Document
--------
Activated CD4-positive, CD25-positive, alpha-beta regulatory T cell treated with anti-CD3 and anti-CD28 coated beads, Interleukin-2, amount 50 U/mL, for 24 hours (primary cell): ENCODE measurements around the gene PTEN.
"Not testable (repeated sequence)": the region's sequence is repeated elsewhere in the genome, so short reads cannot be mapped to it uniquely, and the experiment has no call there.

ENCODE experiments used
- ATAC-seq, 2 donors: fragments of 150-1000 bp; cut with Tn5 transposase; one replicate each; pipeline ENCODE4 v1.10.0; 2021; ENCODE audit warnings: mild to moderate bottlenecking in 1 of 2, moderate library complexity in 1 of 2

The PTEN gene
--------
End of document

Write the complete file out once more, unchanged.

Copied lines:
Activated CD4-positive, CD25-positive, alpha-beta regulatory T cell treated with anti-CD3 and anti-CD28 coated beads, Interleukin-2, amount 50 U/mL, for 24 hours (primary cell): ENCODE measurements around the gene PTEN.
"Not testable (repeated sequence)": the region's sequence is repeated elsewhere in the genome, so short reads cannot be mapped to it uniquely, and the experiment has no call there.

ENCODE experiments used
- ATAC-seq, 2 donors: fragments of 150-1000 bp; cut with Tn5 transposase; one replicate each; pipeline ENCODE4 v1.10.0; 2021; ENCODE audit warnings: mild to moderate bottlenecking in 1 of 2, moderate library complexity in 1 of 2

The PTEN gene